August 31, 2020 by David Gambrill
While Hurricane Laura’s insured damage estimates in the United States range anywhere between $4 billion to $12 billion, the post-tropical storm predicted for Atlantic Canada did not quite reach the level of intensity initially forecast for the Maritimes last Thursday.
Meanwhile, debate in the United States is raging over whether the National Hurricane Center is guilty of crying wolf when it warned Thursday of “unsurvivable” storm surges in Texas and Louisiana — a prediction that didn’t quite play out as expected.
In Canada, heavy rains and wind did indeed follow the hurricane’s path into Atlantic Canada, but the impact of the storm did not seem to be as severe as anticipated, as reported over the weekend by The Weather Network.
“The remnants of Hurricane Laura won’t impact the East Coast directly, but their abundant moisture is fuelling downpours there, particularly in Newfoundland Sunday through Monday,” The Weather Network reported. “As well, strong winds may reach damaging levels, and have already brought elevated storm surge to parts of Nova Scotia, with Newfoundland next.”
The rain and sustained 70 km/h to 80 km/h winds (with some gusts reaching 100 km/h) were forecast to be felt most acutely in Newfoundland and Labrador over the weekend, particularly the Avalon and Burin peninsulas, where between 30 mm and 50 mm of rain was projected over the course of the entire event, ending on Monday. The heaviest rainfalls happened Sunday morning.
In some ways, the storm fell within the predictions published by the Canadian Hurricane Centre Thursday.
But in the United States, Cat modelers noted that Hurricane Laura’s storm surge — estimated to be 15 to 20 feet in some areas — didn’t quite measure up to the National Hurricane Center’s advanced billing.
Cat modeller AIR Worldwide, for example, observed the storm surge did not reach the highest predicted levels. “Laura’s storm surge was not as severe as expected, as the storm tracked a bit east of the Calcasieu Ship Channel, a waterway that connects the town of Lake Charles with the Gulf of Mexico, and pushed less water forward,” AIR reported. “The highest storm surge recorded thus far was around 15 feet above NAVD88 (around 17 feet above MLG), measured at a USACE river gauge on the Mermentau River at Grand Chenier (70900) in Cameron Parish County, Louisiana.”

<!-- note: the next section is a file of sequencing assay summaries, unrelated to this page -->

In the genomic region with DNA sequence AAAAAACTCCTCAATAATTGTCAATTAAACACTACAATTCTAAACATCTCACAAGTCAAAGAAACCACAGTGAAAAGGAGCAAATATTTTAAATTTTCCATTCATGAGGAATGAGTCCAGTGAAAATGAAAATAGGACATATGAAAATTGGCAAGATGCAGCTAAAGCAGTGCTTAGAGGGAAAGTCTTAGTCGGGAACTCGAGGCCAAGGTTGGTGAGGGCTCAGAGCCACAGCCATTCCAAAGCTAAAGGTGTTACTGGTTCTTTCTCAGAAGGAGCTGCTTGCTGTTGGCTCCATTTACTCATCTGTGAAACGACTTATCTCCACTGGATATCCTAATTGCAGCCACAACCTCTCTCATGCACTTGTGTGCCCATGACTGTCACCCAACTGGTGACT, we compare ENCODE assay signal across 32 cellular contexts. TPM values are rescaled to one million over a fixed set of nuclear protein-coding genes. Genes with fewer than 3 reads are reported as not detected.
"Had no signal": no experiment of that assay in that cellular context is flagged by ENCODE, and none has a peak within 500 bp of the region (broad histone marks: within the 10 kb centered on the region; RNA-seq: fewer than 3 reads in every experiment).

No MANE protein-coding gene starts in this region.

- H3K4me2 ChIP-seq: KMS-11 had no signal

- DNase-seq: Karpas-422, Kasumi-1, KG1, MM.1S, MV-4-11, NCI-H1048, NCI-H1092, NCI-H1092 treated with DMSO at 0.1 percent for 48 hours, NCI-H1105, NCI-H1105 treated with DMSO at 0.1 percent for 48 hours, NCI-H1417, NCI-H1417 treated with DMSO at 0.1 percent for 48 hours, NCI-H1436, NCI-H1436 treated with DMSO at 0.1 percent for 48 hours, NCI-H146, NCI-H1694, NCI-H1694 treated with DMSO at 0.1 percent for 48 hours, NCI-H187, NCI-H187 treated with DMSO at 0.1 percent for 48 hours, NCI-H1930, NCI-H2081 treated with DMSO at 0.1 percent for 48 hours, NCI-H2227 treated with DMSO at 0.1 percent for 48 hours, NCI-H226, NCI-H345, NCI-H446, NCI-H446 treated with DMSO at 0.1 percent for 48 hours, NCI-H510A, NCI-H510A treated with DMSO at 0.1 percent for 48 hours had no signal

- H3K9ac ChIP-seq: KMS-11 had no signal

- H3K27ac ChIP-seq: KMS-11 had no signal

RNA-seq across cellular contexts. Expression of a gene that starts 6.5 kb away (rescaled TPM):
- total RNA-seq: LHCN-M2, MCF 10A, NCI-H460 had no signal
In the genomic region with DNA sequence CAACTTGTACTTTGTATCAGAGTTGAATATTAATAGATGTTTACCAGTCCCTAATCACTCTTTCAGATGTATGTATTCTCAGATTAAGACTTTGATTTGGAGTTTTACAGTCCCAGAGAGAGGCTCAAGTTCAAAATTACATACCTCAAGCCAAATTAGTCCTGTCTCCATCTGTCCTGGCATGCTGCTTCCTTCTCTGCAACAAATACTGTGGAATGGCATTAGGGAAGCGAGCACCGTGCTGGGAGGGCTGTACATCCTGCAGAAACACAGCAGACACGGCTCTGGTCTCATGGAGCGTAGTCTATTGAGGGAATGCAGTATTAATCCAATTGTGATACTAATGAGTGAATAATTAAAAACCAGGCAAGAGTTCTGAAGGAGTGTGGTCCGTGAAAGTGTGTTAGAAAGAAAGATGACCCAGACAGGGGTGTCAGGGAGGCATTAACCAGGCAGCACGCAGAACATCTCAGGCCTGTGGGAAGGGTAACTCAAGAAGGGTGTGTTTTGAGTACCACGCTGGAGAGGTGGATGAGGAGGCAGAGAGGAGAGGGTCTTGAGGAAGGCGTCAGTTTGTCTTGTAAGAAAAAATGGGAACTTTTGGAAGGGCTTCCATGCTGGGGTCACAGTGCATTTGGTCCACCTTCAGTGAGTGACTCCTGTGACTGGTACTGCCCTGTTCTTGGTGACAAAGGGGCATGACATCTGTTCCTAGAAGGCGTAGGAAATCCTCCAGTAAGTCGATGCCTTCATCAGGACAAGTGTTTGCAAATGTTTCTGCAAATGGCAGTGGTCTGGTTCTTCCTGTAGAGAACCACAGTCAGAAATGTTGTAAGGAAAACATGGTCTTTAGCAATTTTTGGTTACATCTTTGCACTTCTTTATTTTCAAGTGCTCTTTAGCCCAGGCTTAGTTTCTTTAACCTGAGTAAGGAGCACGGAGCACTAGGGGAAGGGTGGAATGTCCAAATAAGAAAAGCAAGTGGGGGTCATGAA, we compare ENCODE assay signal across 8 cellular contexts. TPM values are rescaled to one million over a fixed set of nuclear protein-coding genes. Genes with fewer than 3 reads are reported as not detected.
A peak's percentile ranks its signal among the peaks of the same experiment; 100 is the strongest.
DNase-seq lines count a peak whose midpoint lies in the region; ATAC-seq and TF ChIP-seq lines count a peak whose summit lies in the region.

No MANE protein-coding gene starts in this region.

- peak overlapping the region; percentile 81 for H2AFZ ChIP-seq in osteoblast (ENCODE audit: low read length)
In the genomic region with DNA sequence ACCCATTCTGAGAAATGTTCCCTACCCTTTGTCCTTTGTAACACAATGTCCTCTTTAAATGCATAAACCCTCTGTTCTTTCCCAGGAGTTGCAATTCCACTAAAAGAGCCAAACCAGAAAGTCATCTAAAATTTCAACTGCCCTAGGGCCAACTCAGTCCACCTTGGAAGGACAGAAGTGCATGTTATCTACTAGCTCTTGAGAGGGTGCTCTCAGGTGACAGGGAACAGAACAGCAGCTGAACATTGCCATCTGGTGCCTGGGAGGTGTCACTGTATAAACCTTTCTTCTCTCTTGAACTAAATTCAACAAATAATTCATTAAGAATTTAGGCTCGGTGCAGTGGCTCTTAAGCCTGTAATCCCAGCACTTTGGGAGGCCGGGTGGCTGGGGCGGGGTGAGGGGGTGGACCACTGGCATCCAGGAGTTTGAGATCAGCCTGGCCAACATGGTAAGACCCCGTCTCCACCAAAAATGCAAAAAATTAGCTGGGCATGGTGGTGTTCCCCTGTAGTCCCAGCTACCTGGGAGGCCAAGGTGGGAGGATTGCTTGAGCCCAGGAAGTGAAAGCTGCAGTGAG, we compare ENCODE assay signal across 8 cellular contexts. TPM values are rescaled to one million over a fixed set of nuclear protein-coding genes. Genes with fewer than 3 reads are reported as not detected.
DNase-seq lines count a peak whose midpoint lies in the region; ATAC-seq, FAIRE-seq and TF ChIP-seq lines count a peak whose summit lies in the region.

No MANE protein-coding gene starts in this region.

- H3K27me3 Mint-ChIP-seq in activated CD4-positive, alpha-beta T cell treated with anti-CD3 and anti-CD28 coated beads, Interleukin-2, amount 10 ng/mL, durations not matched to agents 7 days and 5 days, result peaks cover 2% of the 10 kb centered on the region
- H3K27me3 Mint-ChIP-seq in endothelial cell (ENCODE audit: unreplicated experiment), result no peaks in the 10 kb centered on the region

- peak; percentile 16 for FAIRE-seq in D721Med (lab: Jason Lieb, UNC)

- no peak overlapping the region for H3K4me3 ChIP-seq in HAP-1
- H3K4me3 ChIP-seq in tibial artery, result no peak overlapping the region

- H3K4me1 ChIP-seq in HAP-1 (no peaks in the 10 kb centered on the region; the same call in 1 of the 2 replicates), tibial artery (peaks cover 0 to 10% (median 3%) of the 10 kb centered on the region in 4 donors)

AIR Worldwide predicted insured losses from the hurricane would be between $4 billion and $8 billion (all figures in U.S. currency).
“Although comparisons between Laura and Hurricane Rita (2005) have been made, they differ in two important ways: Rita was a larger storm and hit a more populous area than Laura did,” Dr. Cagdas Kafali, senior vice president of research at AIR Worldwide, said in a public statement announcing the damage estimates. “Rita made landfall west of where Laura did, impacting population centers of Texas; Laura made landfall well east of Houston and west of New Orleans, keeping losses lower.”
Karen Clark and Company’s industry loss estimate of $9 billion also noted that the storm surge did not reach 20-foot levels, but created significant damage nonetheless. “Peak storm surge heights did not reach the worst-case predictions of the National Hurricane Center (NHC), and flooding damage was less severe than projected,” the Cat modeller noted. “Even though the worst-case scenario storm surge did not materialize, significant flooding occurred in coastal areas. Due to extensive debris accumulation, roads have become impassable, delaying cleanup efforts in the most impacted areas.”
Cat modeller CoreLogic estimated insured wind and storm surge losses for residential and commercial properties in Louisiana and Texas to be between $8 billion and $12 billion, with insured storm surge losses estimated to contribute less than $500 million to this total.
In published interviews, Jamie Rhome, the team lead for the National Hurricane Centre’s storm surge unit, said Hurricane Laura’s storm surges did in fact justify the severe warnings issued in advance by the forecaster. One reason why the surge did not reach 20 feet, he told nola.com, was because “the center of Laura’s 40-mile-wide eye went ashore about 40 miles east of the mouth of the Sabine River, which was the landfall point on which the surge forecast was based,” as reported by nola.com’s Mark Schleifstein.
Also, Rhome told Reuters, some reports that the storm surge did not reach the forecasted peak range of 15-20 feet were “based off a single observation station in Cameron Parish that didn’t come close to measuring the peak storm surge, which occurred at 10 or 15 miles (16 to 24 kilometers) east of there.”
Rhome said measuring the actual height of storm surges is partly a retroactive process, much like using damage estimates to help determine the true wind speed of a tornado after an event. Some of the storm surge gauges were spread too far apart to measure the true surge at the time the hurricane hit, he said, adding that damage estimates after-the-fact would help to determine the true scope of the storm surge.
Feature image courtesy of iStock.ca/Mazim Zhuralev